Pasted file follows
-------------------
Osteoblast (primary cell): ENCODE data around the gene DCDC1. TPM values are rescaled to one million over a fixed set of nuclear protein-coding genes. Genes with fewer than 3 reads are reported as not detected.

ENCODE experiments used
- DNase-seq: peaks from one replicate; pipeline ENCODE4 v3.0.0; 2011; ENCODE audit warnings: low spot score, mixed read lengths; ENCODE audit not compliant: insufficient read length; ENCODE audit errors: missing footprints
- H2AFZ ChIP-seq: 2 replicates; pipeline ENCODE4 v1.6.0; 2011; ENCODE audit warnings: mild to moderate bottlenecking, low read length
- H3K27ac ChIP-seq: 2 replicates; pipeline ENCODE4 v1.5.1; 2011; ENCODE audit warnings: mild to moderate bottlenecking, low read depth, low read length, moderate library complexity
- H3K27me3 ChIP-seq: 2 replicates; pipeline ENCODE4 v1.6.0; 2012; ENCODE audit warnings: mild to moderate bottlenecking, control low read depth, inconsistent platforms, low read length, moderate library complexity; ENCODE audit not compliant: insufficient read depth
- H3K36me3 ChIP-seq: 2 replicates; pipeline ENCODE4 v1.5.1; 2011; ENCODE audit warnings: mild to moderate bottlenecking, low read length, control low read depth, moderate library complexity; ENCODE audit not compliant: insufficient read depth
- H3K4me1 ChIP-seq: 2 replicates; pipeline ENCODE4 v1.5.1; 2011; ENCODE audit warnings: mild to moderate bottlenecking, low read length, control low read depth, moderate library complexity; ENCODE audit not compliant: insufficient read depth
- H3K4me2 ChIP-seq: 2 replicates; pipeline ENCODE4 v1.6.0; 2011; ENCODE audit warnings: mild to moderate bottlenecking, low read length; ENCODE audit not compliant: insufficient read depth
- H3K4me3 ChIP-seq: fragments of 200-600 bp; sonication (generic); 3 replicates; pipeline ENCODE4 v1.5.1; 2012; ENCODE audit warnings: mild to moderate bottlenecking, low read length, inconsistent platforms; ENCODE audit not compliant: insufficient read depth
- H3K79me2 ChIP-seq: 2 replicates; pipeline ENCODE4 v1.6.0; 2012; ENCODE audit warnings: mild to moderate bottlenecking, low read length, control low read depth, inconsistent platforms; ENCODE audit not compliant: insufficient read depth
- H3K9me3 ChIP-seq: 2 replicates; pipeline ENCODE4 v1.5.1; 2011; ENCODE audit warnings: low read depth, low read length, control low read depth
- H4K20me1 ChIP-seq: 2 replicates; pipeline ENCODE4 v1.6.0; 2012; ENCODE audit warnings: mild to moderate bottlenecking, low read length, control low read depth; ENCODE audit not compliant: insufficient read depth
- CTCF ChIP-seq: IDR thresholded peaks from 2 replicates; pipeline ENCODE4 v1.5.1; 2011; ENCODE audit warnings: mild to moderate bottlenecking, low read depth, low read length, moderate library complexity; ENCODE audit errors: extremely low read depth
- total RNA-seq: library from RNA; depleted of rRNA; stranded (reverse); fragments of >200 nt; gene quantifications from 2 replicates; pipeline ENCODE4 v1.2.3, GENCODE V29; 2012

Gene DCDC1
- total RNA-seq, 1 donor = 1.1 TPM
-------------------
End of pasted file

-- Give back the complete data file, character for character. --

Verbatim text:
Osteoblast (primary cell): ENCODE data around the gene DCDC1. TPM values are rescaled to one million over a fixed set of nuclear protein-coding genes. Genes with fewer than 3 reads are reported as not detected.

ENCODE experiments used
- DNase-seq: peaks from one replicate; pipeline ENCODE4 v3.0.0; 2011; ENCODE audit warnings: low spot score, mixed read lengths; ENCODE audit not compliant: insufficient read length; ENCODE audit errors: missing footprints
- H2AFZ ChIP-seq: 2 replicates; pipeline ENCODE4 v1.6.0; 2011; ENCODE audit warnings: mild to moderate bottlenecking, low read length
- H3K27ac ChIP-seq: 2 replicates; pipeline ENCODE4 v1.5.1; 2011; ENCODE audit warnings: mild to moderate bottlenecking, low read depth, low read length, moderate library complexity
- H3K27me3 ChIP-seq: 2 replicates; pipeline ENCODE4 v1.6.0; 2012; ENCODE audit warnings: mild to moderate bottlenecking, control low read depth, inconsistent platforms, low read length, moderate library complexity; ENCODE audit not compliant: insufficient read depth
- H3K36me3 ChIP-seq: 2 replicates; pipeline ENCODE4 v1.5.1; 2011; ENCODE audit warnings: mild to moderate bottlenecking, low read length, control low read depth, moderate library complexity; ENCODE audit not compliant: insufficient read depth
- H3K4me1 ChIP-seq: 2 replicates; pipeline ENCODE4 v1.5.1; 2011; ENCODE audit warnings: mild to moderate bottlenecking, low read length, control low read depth, moderate library complexity; ENCODE audit not compliant: insufficient read depth
- H3K4me2 ChIP-seq: 2 replicates; pipeline ENCODE4 v1.6.0; 2011; ENCODE audit warnings: mild to moderate bottlenecking, low read length; ENCODE audit not compliant: insufficient read depth
- H3K4me3 ChIP-seq: fragments of 200-600 bp; sonication (generic); 3 replicates; pipeline ENCODE4 v1.5.1; 2012; ENCODE audit warnings: mild to moderate bottlenecking, low read length, inconsistent platforms; ENCODE audit not compliant: insufficient read depth
- H3K79me2 ChIP-seq: 2 replicates; pipeline ENCODE4 v1.6.0; 2012; ENCODE audit warnings: mild to moderate bottlenecking, low read length, control low read depth, inconsistent platforms; ENCODE audit not compliant: insufficient read depth
- H3K9me3 ChIP-seq: 2 replicates; pipeline ENCODE4 v1.5.1; 2011; ENCODE audit warnings: low read depth, low read length, control low read depth
- H4K20me1 ChIP-seq: 2 replicates; pipeline ENCODE4 v1.6.0; 2012; ENCODE audit warnings: mild to moderate bottlenecking, low read length, control low read depth; ENCODE audit not compliant: insufficient read depth
- CTCF ChIP-seq: IDR thresholded peaks from 2 replicates; pipeline ENCODE4 v1.5.1; 2011; ENCODE audit warnings: mild to moderate bottlenecking, low read depth, low read length, moderate library complexity; ENCODE audit errors: extremely low read depth
- total RNA-seq: library from RNA; depleted of rRNA; stranded (reverse); fragments of >200 nt; gene quantifications from 2 replicates; pipeline ENCODE4 v1.2.3, GENCODE V29; 2012

Gene DCDC1
- total RNA-seq, 1 donor = 1.1 TPM